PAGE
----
The Titan X Hybrid mod we hand-crafted for a viewer allowed the card to stretch its boost an additional ~200MHz beyond the spec. This was done for Sam, the owner who loaned us the Titan XP, and was completed back in August. We also ran benchmarks before tearing the card down, albeit on drivers from mid-August, and never did publish a review of the card.
This content revisits the Titan XP for a review from a gaming standpoint. We'd generally recommend such a device for production workloads or CUDA-accelerated render/3D work, but that doesn't stop that the card is marketed as a top-of-the-line gaming device with GeForce branding. From that perspective, we're reviewing the GTX Titan X (Pascal) for its gaming performance versus the GTX 1080, hopefully providing a better understanding of value at each price-point. The Titan X (Pascal) card is priced at $1200 from nVidia directly.
Review content will focus on thermal, FPS, and overclocking performance of the GTX Titan X (Pascal) GP102 GPU. If you're curious to learn more about the card, our previous Titan XP Hybrid coverage can be found here:
NVIDIA Titan X (Pascal) Specs
|NVIDIA Pascal vs. Maxwell Specs Comparison|
|Titan X||GTX 1080||GTX 1070||GTX 1060||GTX 980 Ti||GTX 980||GTX 960|
|GPU||GP102-? Pascal||GP104-400 Pascal||GP104-200 Pascal||GP106 Pascal||GM200 Maxwell||GM204 Maxwell||GM204|
|Fab Process||16nm FinFET||16nm FinFET||16nm FinFET||16nm FinFET||28nm||28nm||28nm|
|Memory Capacity||12GB||8GB||8GB||6GB||6GB||4GB||2GB, 4GB|
|Memory Clock||10Gbps||10Gbps GDDR5X||8Gbps||8Gbps||7Gbps GDDR5||7Gbps GDDR5||7Gbps|
|Power Connectors||1x 8-pin
|1x 8-pin||1x 8-pin||1x 6-pin||1x 8-pin
|2x 6-pin||1x 6-pin|
|Release Price||$1200||Reference: $700
NVIDIA Titan X (Pascal) GP102 Architecture
The Titan XP uses a GP102 GPU under Pascal architecture, the largest Pascal chip presently available on a GeForce-branded card. The only current Pascal chip that's equipped in a flashier fashion than the GP102 is GP100, used for the Tesla P100 Accelerator and not meant for gaming. We detailed GP100 a few months ago, if interested in learning more about Pascal's intricacies.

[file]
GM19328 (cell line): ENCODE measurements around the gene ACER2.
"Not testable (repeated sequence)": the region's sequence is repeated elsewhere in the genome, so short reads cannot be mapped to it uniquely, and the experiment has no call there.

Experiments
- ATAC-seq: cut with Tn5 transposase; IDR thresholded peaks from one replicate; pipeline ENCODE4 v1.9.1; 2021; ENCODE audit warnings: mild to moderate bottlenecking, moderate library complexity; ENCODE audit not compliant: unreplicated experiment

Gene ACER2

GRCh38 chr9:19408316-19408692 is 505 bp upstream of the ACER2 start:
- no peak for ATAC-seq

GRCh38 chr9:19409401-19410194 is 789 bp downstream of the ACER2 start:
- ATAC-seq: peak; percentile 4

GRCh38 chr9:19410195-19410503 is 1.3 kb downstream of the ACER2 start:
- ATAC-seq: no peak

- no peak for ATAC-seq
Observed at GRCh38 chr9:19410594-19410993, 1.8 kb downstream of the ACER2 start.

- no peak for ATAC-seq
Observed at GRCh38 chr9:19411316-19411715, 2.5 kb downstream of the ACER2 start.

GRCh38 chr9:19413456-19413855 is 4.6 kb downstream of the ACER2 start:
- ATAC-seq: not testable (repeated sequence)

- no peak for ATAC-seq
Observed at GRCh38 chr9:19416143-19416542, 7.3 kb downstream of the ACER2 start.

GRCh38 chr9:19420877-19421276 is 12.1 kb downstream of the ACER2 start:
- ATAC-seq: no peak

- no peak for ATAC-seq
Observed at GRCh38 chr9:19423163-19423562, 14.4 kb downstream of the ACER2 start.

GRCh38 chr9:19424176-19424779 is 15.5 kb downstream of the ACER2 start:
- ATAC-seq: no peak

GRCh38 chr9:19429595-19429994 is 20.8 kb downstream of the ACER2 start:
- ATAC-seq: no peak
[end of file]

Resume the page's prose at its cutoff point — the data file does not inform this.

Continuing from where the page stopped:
GP102 hosts a total of 6 GPCs, for 28 SMs and 3584 CUDA cores. This isn't the biggest Pascal chip out, in terms of total SMs, but it's the biggest in the GeForce line. GP102 follows GP104's architecture and splits GPCs into sets of 5SMs, as opposed to the GP100 GPC-SM alignment of 10 simultaneous multiprocessors per GPC. This is why we often remind folks that cores and SMs can't be compared cross-generation, or sometimes even intra-generation. The GP100 chip used for the Tesla P100 Accelerator is built for simulation and deep learning, which means it's got a completely different implementation of cores. GP100 makes use of FP64 cores in a way that the Titan XP does not, and so is more suitable for double-precision tasks than the FP32-focused Titan X card of this generation.
Also like GP104-400, the Titan XP runs 8 TMUs per SM, totaling 224 texture map units. Clock-rate natively operates at 1531MHz with the stock cooler and hits 1700MHz or higher during load. Note also that we pushed to nearly 2000MHz in our liquid content without needing to overclock – that's GPU Boost 3.0 in action. The Boost behavior has detected thermal headroom to push the clock higher, and so it increases the operating frequency until a point at which a new limiter is encountered (normally power or voltage).
Cache size also plays a big role in the Titan XP. The TiXP expands cache to 3072KB over the 2048KB on the GTX 1080. VRAM on-board is 12GB for the Titan XP, versus 8GB for the GTX 1080. Both use GDDR5X at 10Gbps native.
Titan XP and GP102 host 12 billion total transistors and, despite a focus on FP32, works to introduce a new INT8 deep-learning instruction set. We're not benchmarking that today, though.
NVIDIA Titan X (Pascal) Tear-Down, PCB, & Cooler
Below are a few photos from our tear-down content:
The disassembly process for the Titan XP is almost exactly the same as what is used to disassemble the GTX 1080. The card uses a vapor chamber cooler for its thermal solution, coupled with a blower fan and usual PWM control. An aluminum baseplate rests between the PCB and the faceplate, which uses thermal pads to conduct heat into the plate. Air from the blower fan then pushes air through fins atop the baseplate, dissipating heat and pulling it away from VRAM and the VRM. This air is eventually pushed through the vapor chamber cooler, then out the back of the card.
The PCB hosts two power connectors and a third set of solder points for an additional 8-pin header, located at the right side of the board. The core VRM uses a 7-phase power design, with the memory VRM using a 2-phase design.
Continue to page 2 for test methodology.